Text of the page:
But man, I almost came clean. Almost.
I've been thinking about this for some time. The kids are getting older, and with kids in general being exposed to more and more information younger and younger these days, I don't expect belief in Santa to survive more than another year at best. I've mentioned before that I'm sometimes a bit conflicted about Santa et al. Mostly I love it - I love the wonder and the magic of it, and how our whole culture conspires to provide this magic for children. But sometimes I feel a bit guilty about the deception of it all. Logic tells me I'm not doing anything wrong but my "heart" isn't always convinced.
On the couple of occasions my kids have asked why some kids don't believe in Santa, my mind has automatically thrown up the following possible, but inappropriate, responses:
"Mate - you still believe in the tooth fairy. You're asking me about Santa?"
"Of course Santa's real, would I lie to you?"
"Dude. Think about it."
So at what age will I tell my kids the truth about Santa?
I'm 43 now - is that a good age? (boom-tish!)
The Loch Ness Monster and Santa
I recently read the excellent article 'Loch Ness Memoir' by Tom Bissell in the Virginia Quarterly Review, in which the author recounts a trip to Loch Ness and remembers his childhood belief in the monster.
He is clearly my own generation. My heart jumped as he mentioned the 'generation-defining television show In Search Of...' which 'managed to sound both skeptically sober and insanely irresponsible' and which 'suited the mood of that blurry, nameless time (1979-1981)...'
Yes! Way to capture a moment - and my childhood. I LOVED 'In Search Of...' (and I have the book from the series). Like 'all children' I too loved 'dinosaurs and the paranormal', and yes, I'll agree that that era seemed well suited to those passions. Bookstores abounded with stuff on 'unexplained phenomena', and my pocket money was regularly spent on books on ESP, astral projection, dreams, cryptozoology and UFOs. I am sure I am not mis-remembering when I think that there was less knowledge and therefore less skepticism in those days. More sober and intelligent people were open to the possibility of 'unexplained phenomena', because we did not have the knowledge of the human genome, the brain and the nervous system, nor the public and devastating debunkings of Uri Geller and psychics in general that were to come later.
Tom Bissell posits that the Loch Ness Monster is enduring and is loved because it is friendly, or at least benign, and it combines those two childhood interests, 'dinosaurs and the paranormal' . To his childhood self, 'The Loch Ness Monster made the world a little stranger, a little more wonderful.'
Do you remember the day you stopped believing in things you believed in as a child? I do. I remember the day my mother answered my question "Santa's not real, is he?" with "No," and a smile. I was shocked. And upset. I really expected her to say yes! But, you know - I was nine. It was definitely time.
I remember believing in the Loch Ness Monster until I was a teenager, and then reading in a Sunday paper a feature article that included the fact that Loch Ness was only formed 10,000 years ago during the last Ice Age. Pleisiosaurs, of course, died out with the other dinosaurs 60 million years ago. So that settled it. Oh well then, that's that, I thought, surprised. I was a little deflated, a little sad... but mostly surprised. The loch is only 10,000 years old. That's a very important fact. That's the salient fact. How had I not read of this before, in all the years of all the print on the Loch Ness Monster I had devoured?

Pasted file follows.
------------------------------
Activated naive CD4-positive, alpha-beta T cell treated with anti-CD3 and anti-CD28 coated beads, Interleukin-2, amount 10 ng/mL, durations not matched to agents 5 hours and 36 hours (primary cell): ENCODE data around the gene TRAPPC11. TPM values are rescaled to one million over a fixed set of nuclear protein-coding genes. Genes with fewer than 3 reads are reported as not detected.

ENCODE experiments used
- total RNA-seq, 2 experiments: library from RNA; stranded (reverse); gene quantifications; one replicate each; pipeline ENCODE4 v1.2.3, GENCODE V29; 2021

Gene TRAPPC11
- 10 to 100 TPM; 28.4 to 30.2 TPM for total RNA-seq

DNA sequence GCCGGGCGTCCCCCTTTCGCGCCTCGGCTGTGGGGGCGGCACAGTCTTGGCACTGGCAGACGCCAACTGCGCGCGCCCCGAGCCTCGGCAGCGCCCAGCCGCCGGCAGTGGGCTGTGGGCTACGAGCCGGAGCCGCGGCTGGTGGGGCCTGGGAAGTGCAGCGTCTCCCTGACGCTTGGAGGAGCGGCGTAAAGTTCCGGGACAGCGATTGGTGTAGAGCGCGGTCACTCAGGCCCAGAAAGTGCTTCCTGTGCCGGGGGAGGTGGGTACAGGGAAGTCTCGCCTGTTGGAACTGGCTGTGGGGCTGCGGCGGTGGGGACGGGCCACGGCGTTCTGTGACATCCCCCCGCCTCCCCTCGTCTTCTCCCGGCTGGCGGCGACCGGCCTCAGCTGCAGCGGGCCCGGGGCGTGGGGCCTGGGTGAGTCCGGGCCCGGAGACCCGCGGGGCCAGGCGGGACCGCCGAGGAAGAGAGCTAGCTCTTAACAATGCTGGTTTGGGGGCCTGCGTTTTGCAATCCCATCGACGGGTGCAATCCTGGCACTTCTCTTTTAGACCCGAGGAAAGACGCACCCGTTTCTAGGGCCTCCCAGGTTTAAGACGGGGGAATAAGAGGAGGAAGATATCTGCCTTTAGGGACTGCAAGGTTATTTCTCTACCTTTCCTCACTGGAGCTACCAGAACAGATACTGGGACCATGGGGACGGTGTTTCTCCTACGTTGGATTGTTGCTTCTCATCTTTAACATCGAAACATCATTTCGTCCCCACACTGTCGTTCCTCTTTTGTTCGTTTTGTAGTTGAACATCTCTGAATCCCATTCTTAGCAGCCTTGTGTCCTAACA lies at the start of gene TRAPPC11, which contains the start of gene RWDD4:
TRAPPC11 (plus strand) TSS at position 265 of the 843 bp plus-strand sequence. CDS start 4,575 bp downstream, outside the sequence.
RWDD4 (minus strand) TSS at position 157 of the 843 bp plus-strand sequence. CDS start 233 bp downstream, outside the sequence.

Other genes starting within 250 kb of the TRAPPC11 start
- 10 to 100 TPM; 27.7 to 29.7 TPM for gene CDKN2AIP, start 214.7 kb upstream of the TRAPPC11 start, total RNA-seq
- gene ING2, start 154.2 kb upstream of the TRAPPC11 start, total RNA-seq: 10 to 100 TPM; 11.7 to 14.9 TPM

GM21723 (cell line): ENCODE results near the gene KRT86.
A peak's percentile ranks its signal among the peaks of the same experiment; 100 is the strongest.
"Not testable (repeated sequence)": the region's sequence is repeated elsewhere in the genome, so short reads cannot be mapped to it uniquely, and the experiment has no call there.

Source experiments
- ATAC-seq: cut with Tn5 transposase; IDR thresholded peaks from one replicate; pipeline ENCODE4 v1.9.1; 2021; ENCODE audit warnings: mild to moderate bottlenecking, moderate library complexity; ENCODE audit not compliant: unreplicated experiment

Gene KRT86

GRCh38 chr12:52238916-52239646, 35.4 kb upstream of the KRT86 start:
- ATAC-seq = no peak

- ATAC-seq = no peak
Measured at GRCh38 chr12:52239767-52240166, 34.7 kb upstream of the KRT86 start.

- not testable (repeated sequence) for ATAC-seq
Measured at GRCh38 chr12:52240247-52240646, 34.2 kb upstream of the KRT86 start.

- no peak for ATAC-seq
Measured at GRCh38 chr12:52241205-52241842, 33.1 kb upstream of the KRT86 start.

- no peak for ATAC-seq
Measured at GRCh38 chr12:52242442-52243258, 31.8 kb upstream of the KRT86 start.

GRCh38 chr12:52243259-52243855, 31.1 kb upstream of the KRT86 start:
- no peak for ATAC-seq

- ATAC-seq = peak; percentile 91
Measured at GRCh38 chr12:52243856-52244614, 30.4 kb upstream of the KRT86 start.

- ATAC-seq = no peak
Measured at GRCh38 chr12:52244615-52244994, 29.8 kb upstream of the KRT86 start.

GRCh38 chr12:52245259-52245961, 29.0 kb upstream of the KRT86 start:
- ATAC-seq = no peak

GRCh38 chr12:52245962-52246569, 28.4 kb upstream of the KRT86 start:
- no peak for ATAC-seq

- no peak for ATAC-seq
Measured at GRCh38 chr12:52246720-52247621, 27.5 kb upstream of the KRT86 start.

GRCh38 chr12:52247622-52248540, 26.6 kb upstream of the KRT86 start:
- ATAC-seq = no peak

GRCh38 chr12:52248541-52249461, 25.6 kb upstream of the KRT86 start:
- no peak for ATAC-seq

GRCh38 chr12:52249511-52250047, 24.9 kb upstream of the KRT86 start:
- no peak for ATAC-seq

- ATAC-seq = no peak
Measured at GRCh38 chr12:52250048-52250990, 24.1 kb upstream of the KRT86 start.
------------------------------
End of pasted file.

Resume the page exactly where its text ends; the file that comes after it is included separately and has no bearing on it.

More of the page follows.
How strange, I thought. Why is there even a debate about this? The thing simply cannot exist. It was my first realization that people could write books that were skewed to leave out certain inconvenient facts.
Tom Bissell compares this to the realisation that Santa does not exist:
I finally remember, for the first time in a long time, the day in third grade when, during recess, Chris Burkland announced that Santa Claus did not exist. His brother had told him so. I stepped forward, rationally explaining how the man had been eating the cookies and drinking the milk I left out for him for years now. Chris Burkland would not back down. Neither would I. It came to blows. When my teacher learned of the cause of our fight she visibly blanched. Even though it was the middle of the day, my father was called. I was still crying when he picked me up, still infuriated. On that short, very long ride home, something about my father’s silence kept me from asking the question I suddenly knew the answer to. And how strange that was. The people I loved most, the entire culture I lived in, had systematically set out to deceive me, and I had no idea why. The confusing, unfamiliar way in which this hurt, my desire to believe in something that part of me always knew was not real and could not be real—I remember it so clearly.
BAM. There's the kicker. That sense of betrayal, and the confusion and hurt around that betrayal. I hate the thought of causing that.
But kids get over it, right? I don't think I felt that hurt/confusion for more than a few minutes, and I don't think I felt bad about it for long.
But it was as if suddenly the world was very different. It's a strange feeling, to suddenly realize the world is not what you thought it was. When I was 13 I knew I didn't really believe in God any more. When I was older than that, I reluctantly put away my beloved beliefs in UFOs, out-of-body experiences, ESP, telepathy and divining the future. If anything I think the paranormal stuff hit me harder than Santa or God, but in each case the feeling was the same. The world was different. It was clearer, it was suddenly dazzling and new. But it was also just a little less wonderful... for awhile.